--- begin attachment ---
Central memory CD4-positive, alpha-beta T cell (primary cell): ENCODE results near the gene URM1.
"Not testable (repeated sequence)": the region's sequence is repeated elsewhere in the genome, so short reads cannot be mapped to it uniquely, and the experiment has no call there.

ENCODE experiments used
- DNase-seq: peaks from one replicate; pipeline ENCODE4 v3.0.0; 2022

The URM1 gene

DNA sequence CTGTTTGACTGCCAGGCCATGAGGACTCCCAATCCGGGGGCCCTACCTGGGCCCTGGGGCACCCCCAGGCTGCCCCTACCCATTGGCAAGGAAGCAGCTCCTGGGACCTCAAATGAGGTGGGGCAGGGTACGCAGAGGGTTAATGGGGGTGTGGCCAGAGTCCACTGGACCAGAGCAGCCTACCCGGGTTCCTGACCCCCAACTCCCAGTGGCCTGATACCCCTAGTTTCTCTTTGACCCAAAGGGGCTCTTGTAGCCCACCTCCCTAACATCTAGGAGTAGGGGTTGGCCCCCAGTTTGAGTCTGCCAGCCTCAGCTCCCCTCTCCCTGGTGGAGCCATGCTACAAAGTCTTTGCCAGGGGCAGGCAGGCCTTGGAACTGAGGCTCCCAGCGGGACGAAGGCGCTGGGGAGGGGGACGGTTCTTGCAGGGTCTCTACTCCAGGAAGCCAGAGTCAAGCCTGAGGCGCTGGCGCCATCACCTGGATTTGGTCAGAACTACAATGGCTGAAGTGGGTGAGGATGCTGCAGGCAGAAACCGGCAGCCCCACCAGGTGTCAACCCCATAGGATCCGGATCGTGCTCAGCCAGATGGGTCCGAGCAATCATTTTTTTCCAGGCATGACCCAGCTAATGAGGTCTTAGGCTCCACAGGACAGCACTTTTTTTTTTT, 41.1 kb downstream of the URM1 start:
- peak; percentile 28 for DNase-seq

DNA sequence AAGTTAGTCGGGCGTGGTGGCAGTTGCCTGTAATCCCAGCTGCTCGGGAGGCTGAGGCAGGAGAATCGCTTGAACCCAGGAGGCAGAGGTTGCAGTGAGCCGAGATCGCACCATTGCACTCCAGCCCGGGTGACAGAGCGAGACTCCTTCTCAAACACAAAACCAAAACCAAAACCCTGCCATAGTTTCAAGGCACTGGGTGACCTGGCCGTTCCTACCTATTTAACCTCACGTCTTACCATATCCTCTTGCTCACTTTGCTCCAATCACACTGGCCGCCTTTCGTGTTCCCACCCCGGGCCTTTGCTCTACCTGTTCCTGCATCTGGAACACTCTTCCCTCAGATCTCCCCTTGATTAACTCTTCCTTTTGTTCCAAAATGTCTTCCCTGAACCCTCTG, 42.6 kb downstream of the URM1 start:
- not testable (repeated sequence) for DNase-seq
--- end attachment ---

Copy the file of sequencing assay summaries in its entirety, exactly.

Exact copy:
Central memory CD4-positive, alpha-beta T cell (primary cell): ENCODE results near the gene URM1.
"Not testable (repeated sequence)": the region's sequence is repeated elsewhere in the genome, so short reads cannot be mapped to it uniquely, and the experiment has no call there.

ENCODE experiments used
- DNase-seq: peaks from one replicate; pipeline ENCODE4 v3.0.0; 2022

The URM1 gene

DNA sequence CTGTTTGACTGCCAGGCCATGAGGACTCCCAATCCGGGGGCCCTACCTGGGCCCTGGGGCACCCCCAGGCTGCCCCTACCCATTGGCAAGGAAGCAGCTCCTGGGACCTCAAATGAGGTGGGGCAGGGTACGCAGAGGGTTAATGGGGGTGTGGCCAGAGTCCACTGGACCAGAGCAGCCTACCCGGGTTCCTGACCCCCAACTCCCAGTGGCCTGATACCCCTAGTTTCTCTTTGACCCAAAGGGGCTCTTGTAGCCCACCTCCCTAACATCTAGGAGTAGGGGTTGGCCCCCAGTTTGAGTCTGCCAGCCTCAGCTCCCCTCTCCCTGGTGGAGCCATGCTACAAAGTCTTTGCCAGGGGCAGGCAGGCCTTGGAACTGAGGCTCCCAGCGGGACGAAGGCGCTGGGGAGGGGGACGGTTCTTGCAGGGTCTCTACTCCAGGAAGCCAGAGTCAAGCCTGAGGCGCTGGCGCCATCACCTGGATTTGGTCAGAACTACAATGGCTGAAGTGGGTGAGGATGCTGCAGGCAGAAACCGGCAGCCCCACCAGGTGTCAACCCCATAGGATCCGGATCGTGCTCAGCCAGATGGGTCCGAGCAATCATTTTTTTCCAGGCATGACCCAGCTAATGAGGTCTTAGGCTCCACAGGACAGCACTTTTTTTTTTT, 41.1 kb downstream of the URM1 start:
- peak; percentile 28 for DNase-seq

DNA sequence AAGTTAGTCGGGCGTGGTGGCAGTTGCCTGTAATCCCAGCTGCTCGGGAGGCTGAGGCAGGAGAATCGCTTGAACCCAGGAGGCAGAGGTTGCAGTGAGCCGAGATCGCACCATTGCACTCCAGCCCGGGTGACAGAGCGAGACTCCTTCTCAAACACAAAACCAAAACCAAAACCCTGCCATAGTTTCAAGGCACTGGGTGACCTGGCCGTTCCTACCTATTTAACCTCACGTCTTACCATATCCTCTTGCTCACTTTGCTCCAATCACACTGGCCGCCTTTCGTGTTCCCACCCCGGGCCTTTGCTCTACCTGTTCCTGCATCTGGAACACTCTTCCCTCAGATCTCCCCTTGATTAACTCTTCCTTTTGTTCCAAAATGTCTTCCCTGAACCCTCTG, 42.6 kb downstream of the URM1 start:
- not testable (repeated sequence) for DNase-seq